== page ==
Instead they are hedging on the city getting through what is becoming known as a “crypto winter” in belief that bitcoin will bounce back and help redefine the city as a hub for creativity, finance and tech.

At Miami’s hallmark art fair earlier this month, crypto fanatics swarmed raucous parties and exhibits. The event, Art Basel, draws celebrities, artists and locals to Miami each December, and blended digital currencies and art throughout.

Digital firm Tezos offered visitors at its exhibit inside the Miami Beach Convention Center the opportunity to mint their own artwork on its blockchain. Across Biscayne Bay in the city’s lavish Design District, the Institute of Contemporary Art hung a physical copy of a non-fungible token (NFT) from the CryptoPunks collection. The image showed a pixelized depiction of a woman named after Miami’s iconic 305 area code — and was placed next to Andy Warhol’s “American Lady.”

As fairgoers perused the art and bartenders poured vodka and tequila drinks, Russian punk rock band Pussy Riot performed nearby, mixing lyrics about sexual freedom with support for crypto currencies.

“We have CryptoPunks next to Warhols, and 18 months ago you wouldn’t even think of that,” said one man who collects and develops CryptoPunk art work, and would only identify himself by his digital identity, CryptoNovo. “Miami is still a place that welcomes the CryptoPunks into the city.”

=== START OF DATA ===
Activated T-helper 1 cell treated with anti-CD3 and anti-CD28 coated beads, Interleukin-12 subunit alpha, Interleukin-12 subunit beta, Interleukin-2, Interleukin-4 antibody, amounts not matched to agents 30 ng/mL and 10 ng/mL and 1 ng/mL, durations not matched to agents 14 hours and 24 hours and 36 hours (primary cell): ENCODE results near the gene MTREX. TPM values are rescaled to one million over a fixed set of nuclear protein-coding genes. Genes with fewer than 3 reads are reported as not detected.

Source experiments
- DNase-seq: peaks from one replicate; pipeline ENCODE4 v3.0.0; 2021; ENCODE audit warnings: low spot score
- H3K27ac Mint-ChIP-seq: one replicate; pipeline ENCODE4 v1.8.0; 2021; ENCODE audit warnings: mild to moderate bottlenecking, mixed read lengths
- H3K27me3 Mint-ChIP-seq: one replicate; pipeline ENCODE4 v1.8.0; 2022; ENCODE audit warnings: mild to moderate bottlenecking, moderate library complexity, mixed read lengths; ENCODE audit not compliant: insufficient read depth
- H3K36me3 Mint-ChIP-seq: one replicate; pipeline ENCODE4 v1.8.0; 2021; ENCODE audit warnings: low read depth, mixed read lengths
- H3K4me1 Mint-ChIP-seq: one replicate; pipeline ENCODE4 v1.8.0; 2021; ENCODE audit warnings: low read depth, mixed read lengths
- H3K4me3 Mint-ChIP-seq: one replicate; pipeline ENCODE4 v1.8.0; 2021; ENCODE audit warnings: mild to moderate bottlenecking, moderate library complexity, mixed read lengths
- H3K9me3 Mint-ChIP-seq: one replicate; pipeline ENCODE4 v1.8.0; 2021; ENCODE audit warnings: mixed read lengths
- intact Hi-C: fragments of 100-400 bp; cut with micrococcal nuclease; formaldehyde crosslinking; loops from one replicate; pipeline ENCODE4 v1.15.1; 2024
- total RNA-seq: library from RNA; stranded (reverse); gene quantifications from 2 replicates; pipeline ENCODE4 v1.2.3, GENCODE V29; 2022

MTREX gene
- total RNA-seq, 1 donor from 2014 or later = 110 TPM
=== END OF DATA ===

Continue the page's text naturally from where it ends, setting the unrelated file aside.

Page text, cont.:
‘All it takes is one hurricane’

For more than two years, Suarez has made promoting Miami as the future of blockchain and virtual currencies his signature platform.

He urged tech companies to give up chilly San Francisco for perpetually warm Miami, offered to take his salary in bitcoin and considered paying city employees with it as well. He also launched MiamiCoin, a virtual currency created in collaboration with nonprofit CityCoins. Thirty percent of the proceeds would go to Miami’s government — which Suarez hoped might one day be enough to negate the need for local taxes.

His pitch to outsiders: Miami is uniquely positioned to become a hub for crypto companies because of its central location between markets in Europe, the Middle East and Latin America, where there has been growing interest in decentralized currencies.

“Crypto capital of the world,” he declared on Twitter in June 2021.

Until recently, Suarez’s bet seemed to be paying off.